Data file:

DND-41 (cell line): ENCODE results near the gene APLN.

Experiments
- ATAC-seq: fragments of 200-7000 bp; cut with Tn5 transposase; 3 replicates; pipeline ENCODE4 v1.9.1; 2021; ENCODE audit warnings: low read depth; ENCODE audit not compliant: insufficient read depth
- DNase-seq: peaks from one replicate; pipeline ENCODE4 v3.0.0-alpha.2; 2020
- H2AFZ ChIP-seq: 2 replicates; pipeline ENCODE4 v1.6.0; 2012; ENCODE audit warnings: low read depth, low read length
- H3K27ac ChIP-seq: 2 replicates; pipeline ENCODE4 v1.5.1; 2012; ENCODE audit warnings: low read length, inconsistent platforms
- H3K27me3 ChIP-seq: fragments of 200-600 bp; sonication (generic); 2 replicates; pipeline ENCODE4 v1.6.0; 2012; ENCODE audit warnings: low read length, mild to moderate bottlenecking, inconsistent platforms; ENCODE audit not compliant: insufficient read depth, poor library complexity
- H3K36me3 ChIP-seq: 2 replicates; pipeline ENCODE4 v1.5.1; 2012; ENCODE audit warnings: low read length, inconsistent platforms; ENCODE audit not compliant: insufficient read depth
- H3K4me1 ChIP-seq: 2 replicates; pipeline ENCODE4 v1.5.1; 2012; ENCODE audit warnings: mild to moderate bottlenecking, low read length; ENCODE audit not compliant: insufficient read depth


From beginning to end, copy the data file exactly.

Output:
DND-41 (cell line): ENCODE results near the gene APLN.

Experiments
- ATAC-seq: fragments of 200-7000 bp; cut with Tn5 transposase; 3 replicates; pipeline ENCODE4 v1.9.1; 2021; ENCODE audit warnings: low read depth; ENCODE audit not compliant: insufficient read depth
- DNase-seq: peaks from one replicate; pipeline ENCODE4 v3.0.0-alpha.2; 2020
- H2AFZ ChIP-seq: 2 replicates; pipeline ENCODE4 v1.6.0; 2012; ENCODE audit warnings: low read depth, low read length
- H3K27ac ChIP-seq: 2 replicates; pipeline ENCODE4 v1.5.1; 2012; ENCODE audit warnings: low read length, inconsistent platforms
- H3K27me3 ChIP-seq: fragments of 200-600 bp; sonication (generic); 2 replicates; pipeline ENCODE4 v1.6.0; 2012; ENCODE audit warnings: low read length, mild to moderate bottlenecking, inconsistent platforms; ENCODE audit not compliant: insufficient read depth, poor library complexity
- H3K36me3 ChIP-seq: 2 replicates; pipeline ENCODE4 v1.5.1; 2012; ENCODE audit warnings: low read length, inconsistent platforms; ENCODE audit not compliant: insufficient read depth
- H3K4me1 ChIP-seq: 2 replicates; pipeline ENCODE4 v1.5.1; 2012; ENCODE audit warnings: mild to moderate bottlenecking, low read length; ENCODE audit not compliant: insufficient read depth